On July 1, 2018, as many Americans reluctantly begin to think about the forthcoming midterm elections, and with the primary season in full swing, another non-U.S. election will occupy the minds of policymakers in Washington and a number of state capitals. On that day, Mexicans go to the polls to elect a new president, 128 federal senators, five hundred federal deputies and nine state governors, as well as mayors and state congressional representatives. For most Americans, this election will be just another item in their news feed, but it may also turn out to be a more significant political juncture for the United States—more so than anything else that might happen in 2018.

Though Mexico has been in the headlines in the United States for the past two years, first as an issue in the 2016 election campaign and then as grist for the mill in the Trump administration’s trade agenda, most Americans remain shockingly unaware of the importance of the bilateral relationship that the United States maintains with its southern neighbor. Although it is true that there is a substantial trade deficit with Mexico, it is the United States’ third largest trade partner (in 2016 this amounted to almost $600 billion), the second largest importer of American goods and services, and it is the first or second export market for twenty-nine states. The United States has substantial surpluses in the bilateral energy and services trade. Mexico is also a crucial element in the North American manufacturing platform that guarantees the competitiveness of thousands of American firms, and is directly tied to almost five million U.S. jobs. Additionally, in recent years Mexico has become a critical partner in protecting the United States from terrorist threats, as Mexican and U.S. officials have worked ever more closely on intelligence and information sharing.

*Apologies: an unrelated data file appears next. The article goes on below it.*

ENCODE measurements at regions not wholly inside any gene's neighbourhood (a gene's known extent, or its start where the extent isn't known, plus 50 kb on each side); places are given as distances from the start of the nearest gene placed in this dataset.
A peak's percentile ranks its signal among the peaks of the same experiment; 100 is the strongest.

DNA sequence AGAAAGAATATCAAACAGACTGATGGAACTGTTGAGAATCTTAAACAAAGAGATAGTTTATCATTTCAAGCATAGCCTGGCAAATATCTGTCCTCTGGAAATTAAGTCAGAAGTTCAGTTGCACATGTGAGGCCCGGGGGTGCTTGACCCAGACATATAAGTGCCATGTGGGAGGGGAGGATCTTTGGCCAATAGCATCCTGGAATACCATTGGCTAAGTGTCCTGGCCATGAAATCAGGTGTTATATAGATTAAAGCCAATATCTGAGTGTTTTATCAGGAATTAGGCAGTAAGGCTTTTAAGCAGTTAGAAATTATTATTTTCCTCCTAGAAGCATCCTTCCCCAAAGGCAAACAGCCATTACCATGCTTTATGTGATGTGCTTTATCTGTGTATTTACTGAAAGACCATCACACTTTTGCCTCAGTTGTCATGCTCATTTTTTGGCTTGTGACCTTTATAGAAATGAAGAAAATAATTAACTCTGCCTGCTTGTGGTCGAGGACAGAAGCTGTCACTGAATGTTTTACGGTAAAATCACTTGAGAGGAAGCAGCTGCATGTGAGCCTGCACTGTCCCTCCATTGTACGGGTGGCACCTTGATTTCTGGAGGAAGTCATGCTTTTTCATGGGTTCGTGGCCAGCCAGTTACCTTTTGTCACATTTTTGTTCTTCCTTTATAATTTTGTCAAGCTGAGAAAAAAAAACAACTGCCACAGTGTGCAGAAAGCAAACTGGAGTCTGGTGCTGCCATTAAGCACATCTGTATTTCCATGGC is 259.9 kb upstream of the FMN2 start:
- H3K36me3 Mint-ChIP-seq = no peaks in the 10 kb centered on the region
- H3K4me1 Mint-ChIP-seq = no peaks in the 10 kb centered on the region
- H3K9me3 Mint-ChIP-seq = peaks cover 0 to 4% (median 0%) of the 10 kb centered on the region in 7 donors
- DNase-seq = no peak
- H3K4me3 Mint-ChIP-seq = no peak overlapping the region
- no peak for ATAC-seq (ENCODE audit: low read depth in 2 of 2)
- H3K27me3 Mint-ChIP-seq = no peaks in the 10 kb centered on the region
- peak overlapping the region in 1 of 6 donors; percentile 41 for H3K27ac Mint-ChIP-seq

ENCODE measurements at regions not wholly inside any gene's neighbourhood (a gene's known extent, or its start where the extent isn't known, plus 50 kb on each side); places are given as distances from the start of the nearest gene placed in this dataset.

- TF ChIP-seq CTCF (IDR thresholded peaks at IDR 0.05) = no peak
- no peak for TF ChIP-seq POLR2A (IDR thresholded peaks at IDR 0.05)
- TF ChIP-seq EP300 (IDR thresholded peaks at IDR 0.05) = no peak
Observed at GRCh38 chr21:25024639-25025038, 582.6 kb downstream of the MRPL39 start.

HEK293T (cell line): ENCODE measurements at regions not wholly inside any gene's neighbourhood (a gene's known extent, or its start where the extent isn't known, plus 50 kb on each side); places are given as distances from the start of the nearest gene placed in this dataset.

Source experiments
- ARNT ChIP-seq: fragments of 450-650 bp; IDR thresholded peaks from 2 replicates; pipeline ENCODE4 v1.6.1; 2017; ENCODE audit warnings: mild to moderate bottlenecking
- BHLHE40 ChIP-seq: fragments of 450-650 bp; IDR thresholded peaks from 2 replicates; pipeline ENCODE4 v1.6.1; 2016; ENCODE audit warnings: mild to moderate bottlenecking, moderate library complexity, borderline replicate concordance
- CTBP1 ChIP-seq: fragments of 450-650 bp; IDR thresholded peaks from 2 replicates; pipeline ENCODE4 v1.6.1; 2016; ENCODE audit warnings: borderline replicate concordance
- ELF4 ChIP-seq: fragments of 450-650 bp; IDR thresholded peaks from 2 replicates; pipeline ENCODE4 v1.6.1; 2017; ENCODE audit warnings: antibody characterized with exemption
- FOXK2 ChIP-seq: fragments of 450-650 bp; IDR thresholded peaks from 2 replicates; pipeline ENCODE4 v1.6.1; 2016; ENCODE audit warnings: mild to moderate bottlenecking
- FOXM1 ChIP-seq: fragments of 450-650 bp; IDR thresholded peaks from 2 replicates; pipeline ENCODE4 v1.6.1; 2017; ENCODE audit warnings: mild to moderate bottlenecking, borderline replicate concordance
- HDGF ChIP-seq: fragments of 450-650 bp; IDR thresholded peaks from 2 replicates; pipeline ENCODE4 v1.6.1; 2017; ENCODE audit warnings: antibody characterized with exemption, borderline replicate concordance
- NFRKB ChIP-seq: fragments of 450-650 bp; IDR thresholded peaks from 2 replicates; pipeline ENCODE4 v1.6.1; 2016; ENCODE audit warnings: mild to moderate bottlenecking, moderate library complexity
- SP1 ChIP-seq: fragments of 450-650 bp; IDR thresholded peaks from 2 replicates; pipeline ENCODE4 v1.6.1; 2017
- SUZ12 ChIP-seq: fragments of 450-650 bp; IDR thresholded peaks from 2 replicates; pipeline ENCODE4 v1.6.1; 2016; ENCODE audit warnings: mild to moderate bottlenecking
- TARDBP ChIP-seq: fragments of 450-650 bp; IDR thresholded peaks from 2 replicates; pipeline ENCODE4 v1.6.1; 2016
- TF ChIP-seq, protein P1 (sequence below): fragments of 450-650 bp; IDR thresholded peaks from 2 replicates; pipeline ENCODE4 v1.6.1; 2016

What is most surprising for many people is Mexico’s changing connection to U.S. immigration. Although Mexico was the largest source of illegal immigration flows during the first decade of the twenty-first century, there is now net negative Mexican migration, meaning that there are now more Mexicans leaving the United States than arriving. Furthermore, Mexico has become a reliable and crucial partner in controlling flows of Central American migrants: for the last two years the Mexican government has deported more Central Americans during their journey across Mexico than the United States has from American territory.

For all these reasons, July’s election will have far-reaching implications for the United States. The next government in Mexico will determine the extent of ongoing cooperation with the United States and whether or not the friendly nature of bilateral relations will continue. Although bilateral affairs have been transformed over the past thirty years from enmity to friendship and partnership, continuity is far from guaranteed. While it is true that the majority of the contenders profess an amicable approach to Washington, the current front-runner has a complicated relationship with the United States and is perhaps the most stridently nationalist.

Read the full article on The National Interest...